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The Venn Diagram of Joy

The other day we were able to go for a game drive in our province due to the relaxing of the covid-19 lockdown rules, while we were out there looking at the animals, I made some coffee and started thinking about happiness and joy.

I am going to be honest because from what I am hearing, we are all in the same boat here, I’m really struggling to find happiness at the moment due to life being so different.

This isn’t necessarily a bad thing, there is research that says removing a source of happiness for a while can increase the perceived happiness when you have access to what brings you that happiness, but right now it kind of sucks!

So, I looked at what brings me happiness and placed those items into circles – family, people, coffee, adventure, mountains, delicious foods, whiskey etc. you get the idea. Then I looked at those circles and found that there were a few that overlapped and then looking at those closer and reflecting on times that those have overlapped I recalled being in blissful joy.

Take – coffee, adventures, people and mountains for example every time I have all 4 of those in my life, I am so content and happy! Family, food and whiskey – super happy.

This idea has stuck with me for a few days now, the idea that if I found more opportunities to intentionally intersect these areas of happiness, I could perpetually pursue eternal joy, well that might be a bit of an exaggeration but you get my point.

I have been thinking of all the places that I have had a coffee with people, here are a few that spring to mind – on Kilimanjaro, on a frozen river, on a frozen waterfall, in a plane, on a train, in a cave, on a boat, on a pyramid, in the desert, in countless parks, on the equator, in so many airports, in a canyon, on a hill in Ethiopia, on quite a few coffee farms, at home, on the side of the road and other places that I’m sure will come to me 5min after I press publish on this post. The point is that the places that I am mentioning and remembering here all have that magical moment where many points of happiness overlap in my life, I’m outdoors on an adventure with friends making coffee = joy!

If I were to take these findings and apply them to a day to day quest for joy I would need to make sure that I have a very simple way to make coffee at a moment’s notice, I will need to make sure that I have an adventure up my sleeve (even a park counts) and I will need to be able to make coffee for a few people at a time.

How do I go about doing this? The great thing about coffee is that it’s really easy to make with minimal tools and equipment so all we would really need is good coffee, hot water and a vessel to brew in and drink from.

When I pack for an adventure, these are the coffee tools that I take with –

We will need coffee obviously, fresh and delicious. You can either use pre-ground coffee or you will need to get a grinder. My general rule is that if I am going for a long weekend I will pre-grind my coffee and store it in an airtight container, more than 3 or 4 days and I’ll pack a grinder. For grinding coffee, I genuinely love the comandante hand grinder, you can get cheaper and lighter ones but they won’t grind with the same consistency.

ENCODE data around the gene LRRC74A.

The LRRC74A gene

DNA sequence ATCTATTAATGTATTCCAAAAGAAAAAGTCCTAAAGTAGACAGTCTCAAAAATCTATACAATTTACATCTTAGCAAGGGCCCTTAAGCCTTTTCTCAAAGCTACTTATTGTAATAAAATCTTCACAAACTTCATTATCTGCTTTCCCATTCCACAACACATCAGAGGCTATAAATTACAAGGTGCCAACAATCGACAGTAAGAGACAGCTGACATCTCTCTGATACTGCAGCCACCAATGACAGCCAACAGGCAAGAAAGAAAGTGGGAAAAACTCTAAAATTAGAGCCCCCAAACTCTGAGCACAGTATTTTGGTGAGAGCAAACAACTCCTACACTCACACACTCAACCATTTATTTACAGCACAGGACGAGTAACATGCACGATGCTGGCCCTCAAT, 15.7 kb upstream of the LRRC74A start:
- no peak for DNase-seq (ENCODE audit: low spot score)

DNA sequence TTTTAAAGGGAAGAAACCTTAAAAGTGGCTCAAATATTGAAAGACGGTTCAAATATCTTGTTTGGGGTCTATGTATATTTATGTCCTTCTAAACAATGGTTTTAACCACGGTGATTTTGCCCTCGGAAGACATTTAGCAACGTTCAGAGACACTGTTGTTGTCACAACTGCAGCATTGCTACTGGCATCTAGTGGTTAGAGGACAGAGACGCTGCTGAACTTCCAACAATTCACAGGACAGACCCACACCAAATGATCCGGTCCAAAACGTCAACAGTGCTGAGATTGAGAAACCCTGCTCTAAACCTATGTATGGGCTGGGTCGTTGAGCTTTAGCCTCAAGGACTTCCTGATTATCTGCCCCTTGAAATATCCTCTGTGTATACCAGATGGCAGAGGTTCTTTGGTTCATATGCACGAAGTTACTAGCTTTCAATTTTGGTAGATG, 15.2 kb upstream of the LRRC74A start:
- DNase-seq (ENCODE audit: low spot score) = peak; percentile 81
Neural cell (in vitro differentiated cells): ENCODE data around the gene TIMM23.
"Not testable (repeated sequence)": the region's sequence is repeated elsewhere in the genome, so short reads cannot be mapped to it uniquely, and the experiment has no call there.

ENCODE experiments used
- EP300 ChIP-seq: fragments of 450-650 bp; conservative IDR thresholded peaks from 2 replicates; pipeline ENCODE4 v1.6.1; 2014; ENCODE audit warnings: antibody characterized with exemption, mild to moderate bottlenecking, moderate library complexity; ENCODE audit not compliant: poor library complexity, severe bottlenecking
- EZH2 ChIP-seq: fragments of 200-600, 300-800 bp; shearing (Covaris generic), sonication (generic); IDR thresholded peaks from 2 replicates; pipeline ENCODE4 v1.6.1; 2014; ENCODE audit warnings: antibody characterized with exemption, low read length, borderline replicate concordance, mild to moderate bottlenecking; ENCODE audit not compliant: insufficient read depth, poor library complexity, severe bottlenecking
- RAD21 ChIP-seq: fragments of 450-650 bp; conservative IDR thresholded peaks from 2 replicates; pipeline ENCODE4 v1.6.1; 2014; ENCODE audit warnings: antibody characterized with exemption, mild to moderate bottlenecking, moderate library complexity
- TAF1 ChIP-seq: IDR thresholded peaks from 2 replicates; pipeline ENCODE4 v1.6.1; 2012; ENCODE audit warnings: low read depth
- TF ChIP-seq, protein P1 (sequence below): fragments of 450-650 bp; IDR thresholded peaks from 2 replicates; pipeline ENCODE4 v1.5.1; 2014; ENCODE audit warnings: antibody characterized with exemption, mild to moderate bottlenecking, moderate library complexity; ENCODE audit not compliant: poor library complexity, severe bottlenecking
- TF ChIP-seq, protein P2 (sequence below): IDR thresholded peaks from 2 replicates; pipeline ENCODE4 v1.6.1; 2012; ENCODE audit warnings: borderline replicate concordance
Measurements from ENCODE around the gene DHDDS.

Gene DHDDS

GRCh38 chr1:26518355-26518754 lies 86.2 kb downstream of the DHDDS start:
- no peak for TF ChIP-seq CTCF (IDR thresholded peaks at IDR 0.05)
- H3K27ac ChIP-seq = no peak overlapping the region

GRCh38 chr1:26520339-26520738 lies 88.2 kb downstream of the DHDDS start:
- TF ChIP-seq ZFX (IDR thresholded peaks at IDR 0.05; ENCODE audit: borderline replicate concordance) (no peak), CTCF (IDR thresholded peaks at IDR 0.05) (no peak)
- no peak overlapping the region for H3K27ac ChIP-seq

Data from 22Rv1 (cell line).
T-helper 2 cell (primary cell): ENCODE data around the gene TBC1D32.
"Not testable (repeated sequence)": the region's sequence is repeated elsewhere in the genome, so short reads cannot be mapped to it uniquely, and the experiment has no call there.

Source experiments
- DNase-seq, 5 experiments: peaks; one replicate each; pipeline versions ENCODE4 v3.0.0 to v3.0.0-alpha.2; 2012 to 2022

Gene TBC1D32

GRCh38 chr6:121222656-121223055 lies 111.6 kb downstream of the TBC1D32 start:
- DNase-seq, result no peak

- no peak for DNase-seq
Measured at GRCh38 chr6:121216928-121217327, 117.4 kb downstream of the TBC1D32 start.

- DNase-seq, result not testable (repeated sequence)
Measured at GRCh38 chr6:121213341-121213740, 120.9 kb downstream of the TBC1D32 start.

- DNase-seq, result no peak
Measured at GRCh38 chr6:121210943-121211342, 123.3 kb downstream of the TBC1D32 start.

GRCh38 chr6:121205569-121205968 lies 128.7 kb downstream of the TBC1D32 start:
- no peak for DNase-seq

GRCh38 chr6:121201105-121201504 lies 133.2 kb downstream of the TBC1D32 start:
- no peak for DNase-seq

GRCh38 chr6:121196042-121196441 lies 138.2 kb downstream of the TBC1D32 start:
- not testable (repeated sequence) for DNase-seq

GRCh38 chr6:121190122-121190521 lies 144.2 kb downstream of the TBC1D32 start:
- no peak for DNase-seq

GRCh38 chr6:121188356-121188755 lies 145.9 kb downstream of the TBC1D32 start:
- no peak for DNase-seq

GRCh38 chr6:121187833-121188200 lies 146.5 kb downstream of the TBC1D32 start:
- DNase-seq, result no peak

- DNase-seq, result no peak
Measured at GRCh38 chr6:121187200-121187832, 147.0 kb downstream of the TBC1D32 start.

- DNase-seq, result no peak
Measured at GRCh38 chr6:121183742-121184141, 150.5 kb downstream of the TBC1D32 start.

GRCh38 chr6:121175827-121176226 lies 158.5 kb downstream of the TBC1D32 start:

Water and something to either keep the water hot or to make it hot. You are going to want good water, so you can either buy bottled water if you don’t have access to good water or you can filter it, I choose to filter when possible rather than buying water to try reduce waste. For filtering water, I use an MSR water worx for really bad water or a Brita Fill and Go for normal tap water.
I suggest and small camping stove and gas for boiling the water, just remember that you will need a kettle or pot to boil the water in. For keeping boiling water hot I use the Stanley flasks.

Something to brew the coffee in, this can be as complex and fragile as you like or as simple and robust as you like, take it from me though, you are going to want to use something light simple and strong when you doing this. Some great brewing devices that I love and use on the go are, the plastic Hario V60 2 cup, the AeroPress, the Planetary Design insulated French press, Bialetti moka pot, Delter press and the Miir pourigami. Keep in mind with these devices you will need something to brew into and they will need a filter of some kind, except for the moka pot and the French press. I normally brew into either a big mug or a stainless-steel jug, both work well but you can find what works for you.

A scale, this is not mandatory, but it will really make your life a bit more consistently delicious. Working out how much coffee to use to how much water accurately so that you can make it just right next time really helps. Failing this you can use a scoop or a spoon to measure the coffee and then eyeball the water, but honestly a scale will really make your coffee better. Look for something small accurate and light, a mistake I made recently though is getting one that only goes up to 200grams, aim for one that at least goes to 1kg.

A cup, I don’t really have much to add to this point except that I genuinely believe that your favorite cup/mug makes the coffee taste better. I use a plastic keepcup when I travel, or the Miir tumbler, but really use whatever you like.

Something to keep it all in, so you can grab it at a moment notice and make delicious coffee on an adventure.

So, this brings me back to my original point, joy is possible, sometimes you just need to look for it at the bottom of a coffee cup with a bunch of mates on a mountain.

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